Taking "Great Care": Defining Victims of Hate Speech Targeting Religious Minorities

By Barth, Whittney | Chicago Journal of International Law, Summer 2018 | Go to article overview

Taking "Great Care": Defining Victims of Hate Speech Targeting Religious Minorities


Barth, Whittney, Chicago Journal of International Law


Table of Contents

I. Introduction..................70

II. Race, Religion, and Hate Speech at the U.N.................72

A. U.N. Protections against Racial Discrimination..................74

B. U.N. Protections against Religious Discrimination.................75

C. Grappling with Freedom of Expression and Hate Speech................77

III. Race, Religion, and Victim Status: Who Gets Standing?............. 81

A. The Toonen Standard..................81

B. ICCPR and the Human Rights Committee..............83

1. A. W.P. v. Denmark...............85

2. Andersen v. Denmark...................87

3. Mohamed Rahbae et al v. Netherlands..............87

C. ICERD and the Committee on the Elimination of Racial Discrimination ...........90

IV. Implications and Recommendations..............93

A. Defining Victims of Hate Speech: Who Counts?................94

B. Defining Victims of Hate Speech: Who Decides?...........97

C. Free Speech and Equality: Considerations for Protection..............99

V. Conclusion.................100

I. Introduction

Protecting individuals from discrimination on the basis of their race and religion has had a place on the U.N.'s agenda since its inception. Often this principle collides with concerns over the appropriate limits of freedom of expression.1 There are clear limits when criminal activity is involved-vandalism of a temple or mosque cannot be adequately defended as expressive.2 Yet debate continues as to how far protection against animus should extend when it comes to verbal attacks. In some countries, like the U.S., hate speech is not criminal unless and until it is paired with criminal conduct.3 In others, only hate speech that rises to the level of incitement is unlawful.4 The U.N., while recognizing the importance of freedom of expression, supports the latter approach.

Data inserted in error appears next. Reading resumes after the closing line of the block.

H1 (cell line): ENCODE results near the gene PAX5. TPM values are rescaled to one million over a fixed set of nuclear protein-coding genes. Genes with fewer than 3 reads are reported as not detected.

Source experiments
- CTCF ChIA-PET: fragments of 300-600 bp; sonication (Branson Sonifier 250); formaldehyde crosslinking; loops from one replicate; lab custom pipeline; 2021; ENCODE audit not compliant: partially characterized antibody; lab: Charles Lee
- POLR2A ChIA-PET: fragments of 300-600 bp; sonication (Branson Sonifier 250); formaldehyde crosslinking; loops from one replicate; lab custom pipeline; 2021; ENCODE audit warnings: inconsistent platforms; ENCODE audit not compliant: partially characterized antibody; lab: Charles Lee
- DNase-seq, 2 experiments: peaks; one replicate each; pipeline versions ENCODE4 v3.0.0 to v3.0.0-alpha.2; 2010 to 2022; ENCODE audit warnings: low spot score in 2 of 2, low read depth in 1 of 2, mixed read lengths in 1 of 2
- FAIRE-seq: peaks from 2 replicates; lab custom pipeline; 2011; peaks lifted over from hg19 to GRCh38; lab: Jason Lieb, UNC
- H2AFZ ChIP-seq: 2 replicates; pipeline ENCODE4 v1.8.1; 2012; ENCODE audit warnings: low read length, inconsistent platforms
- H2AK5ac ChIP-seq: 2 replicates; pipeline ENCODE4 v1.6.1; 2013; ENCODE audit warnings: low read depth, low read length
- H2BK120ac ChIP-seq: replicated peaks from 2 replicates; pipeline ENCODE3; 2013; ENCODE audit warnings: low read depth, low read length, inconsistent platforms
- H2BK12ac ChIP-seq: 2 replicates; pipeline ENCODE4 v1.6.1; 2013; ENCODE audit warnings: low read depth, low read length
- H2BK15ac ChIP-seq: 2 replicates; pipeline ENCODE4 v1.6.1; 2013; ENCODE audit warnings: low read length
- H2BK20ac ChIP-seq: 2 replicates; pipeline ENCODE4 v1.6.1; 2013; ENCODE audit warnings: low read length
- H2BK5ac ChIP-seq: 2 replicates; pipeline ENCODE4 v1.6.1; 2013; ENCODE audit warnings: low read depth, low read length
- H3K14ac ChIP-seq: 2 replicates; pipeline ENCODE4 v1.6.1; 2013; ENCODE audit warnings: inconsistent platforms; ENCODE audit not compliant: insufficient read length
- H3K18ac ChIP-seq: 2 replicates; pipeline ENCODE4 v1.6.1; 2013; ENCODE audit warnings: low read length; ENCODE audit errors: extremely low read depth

This Comment focuses specifically on hate speech by public figures that targets people based on protected statuses, namely religion and race. While the statuses of race and religion are intertwined, their evolution and trajectory within the U.N. have been distinct. This Comment explores the manner in which each status has developed through cases brought before two human rights adjudicatory bodies and highlights a troubling result: in some instances, Muslims have been denied standing to challenge state responses to discriminatory remarks on the grounds that their claims amount to actio popularis, or claims brought solely in the interest of the public, as opposed to personal, welfare.5 However, their coreligionists challenging both religious and racial or ethnic discrimination have been granted standing. These different outcomes track the findings of scholars who argue religious affiliation as a protected status is currently more tenuous in international law than other minority statuses.6

This Comment argues that international adjudicatory bodies should apply the same amount of deference to group standing when petitioners claim inciteful hate speech has targeted them because they are a religious minority as when petitioners claim that hate speech has targeted them because they are both a religious and racial minority. The need for this is illustrated by the odd results of several U.N. Human Rights Committee decisions involving Muslims living in European countries.7 On at least two occasions, petitioners who brought a claim involving hate speech directed at Muslims were not granted an opportunity for their case to be heard on the merits. However, on another occasion, different petitioners who brought a claim involving hate speech that attacked them as members of a religious and racial minority were allowed to proceed with their case. The latter result aligns more closely with the outcome of similar cases heard by the Committee on the Elimination of Racial Discrimination, whose broad standard for determining victim standing was actually borrowed from the Human Rights Committee. …

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